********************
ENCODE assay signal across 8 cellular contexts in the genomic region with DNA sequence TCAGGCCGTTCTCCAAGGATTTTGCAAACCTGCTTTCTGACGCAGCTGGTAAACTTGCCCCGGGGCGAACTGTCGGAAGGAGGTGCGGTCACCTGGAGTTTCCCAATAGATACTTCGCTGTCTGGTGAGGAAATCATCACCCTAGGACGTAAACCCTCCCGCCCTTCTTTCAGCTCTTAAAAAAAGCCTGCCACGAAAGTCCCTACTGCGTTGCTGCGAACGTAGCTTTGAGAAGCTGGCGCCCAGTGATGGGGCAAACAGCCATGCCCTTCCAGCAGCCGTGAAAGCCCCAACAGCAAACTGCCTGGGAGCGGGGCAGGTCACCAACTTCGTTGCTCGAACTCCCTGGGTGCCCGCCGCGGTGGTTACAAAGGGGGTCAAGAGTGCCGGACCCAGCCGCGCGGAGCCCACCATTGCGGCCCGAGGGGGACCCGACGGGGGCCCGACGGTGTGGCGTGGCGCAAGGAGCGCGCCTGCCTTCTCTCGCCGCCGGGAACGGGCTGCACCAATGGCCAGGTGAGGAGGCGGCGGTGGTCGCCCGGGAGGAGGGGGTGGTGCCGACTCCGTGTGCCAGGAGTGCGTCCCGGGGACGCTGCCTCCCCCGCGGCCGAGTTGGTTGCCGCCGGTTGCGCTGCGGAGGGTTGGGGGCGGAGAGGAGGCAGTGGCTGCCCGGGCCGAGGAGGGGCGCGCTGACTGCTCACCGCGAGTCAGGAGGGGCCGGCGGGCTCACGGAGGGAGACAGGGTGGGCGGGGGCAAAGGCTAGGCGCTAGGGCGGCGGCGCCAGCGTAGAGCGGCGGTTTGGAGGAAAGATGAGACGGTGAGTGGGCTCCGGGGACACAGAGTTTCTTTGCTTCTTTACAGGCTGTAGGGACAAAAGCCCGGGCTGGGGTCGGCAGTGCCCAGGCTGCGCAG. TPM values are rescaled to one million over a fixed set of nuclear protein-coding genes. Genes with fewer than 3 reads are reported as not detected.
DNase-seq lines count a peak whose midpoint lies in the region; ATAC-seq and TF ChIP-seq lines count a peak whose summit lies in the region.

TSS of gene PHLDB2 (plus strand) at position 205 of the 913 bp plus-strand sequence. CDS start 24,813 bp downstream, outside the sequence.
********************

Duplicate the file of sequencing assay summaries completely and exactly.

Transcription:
ENCODE assay signal across 8 cellular contexts in the genomic region with DNA sequence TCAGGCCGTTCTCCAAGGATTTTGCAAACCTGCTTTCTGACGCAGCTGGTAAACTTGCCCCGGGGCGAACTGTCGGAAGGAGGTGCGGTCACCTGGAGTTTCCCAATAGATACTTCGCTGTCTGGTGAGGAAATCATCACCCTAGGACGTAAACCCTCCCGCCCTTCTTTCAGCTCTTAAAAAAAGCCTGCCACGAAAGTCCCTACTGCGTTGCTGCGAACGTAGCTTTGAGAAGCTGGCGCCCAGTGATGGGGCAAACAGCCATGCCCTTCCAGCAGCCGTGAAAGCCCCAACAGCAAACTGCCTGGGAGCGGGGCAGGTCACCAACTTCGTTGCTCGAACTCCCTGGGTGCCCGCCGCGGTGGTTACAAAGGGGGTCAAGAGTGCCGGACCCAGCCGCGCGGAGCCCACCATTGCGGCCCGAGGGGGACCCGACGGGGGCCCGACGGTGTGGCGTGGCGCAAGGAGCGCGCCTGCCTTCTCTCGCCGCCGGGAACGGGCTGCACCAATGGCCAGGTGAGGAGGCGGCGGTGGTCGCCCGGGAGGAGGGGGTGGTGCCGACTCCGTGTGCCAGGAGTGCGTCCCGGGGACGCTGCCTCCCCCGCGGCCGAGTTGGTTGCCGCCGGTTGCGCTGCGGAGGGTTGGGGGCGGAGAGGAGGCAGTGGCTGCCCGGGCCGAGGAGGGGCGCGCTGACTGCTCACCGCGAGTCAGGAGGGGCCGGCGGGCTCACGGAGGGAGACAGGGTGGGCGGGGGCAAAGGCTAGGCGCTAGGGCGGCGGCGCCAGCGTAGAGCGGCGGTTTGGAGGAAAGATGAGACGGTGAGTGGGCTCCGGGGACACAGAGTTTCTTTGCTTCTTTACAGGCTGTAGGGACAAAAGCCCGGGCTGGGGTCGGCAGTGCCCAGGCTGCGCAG. TPM values are rescaled to one million over a fixed set of nuclear protein-coding genes. Genes with fewer than 3 reads are reported as not detected.
DNase-seq lines count a peak whose midpoint lies in the region; ATAC-seq and TF ChIP-seq lines count a peak whose summit lies in the region.

TSS of gene PHLDB2 (plus strand) at position 205 of the 913 bp plus-strand sequence. CDS start 24,813 bp downstream, outside the sequence.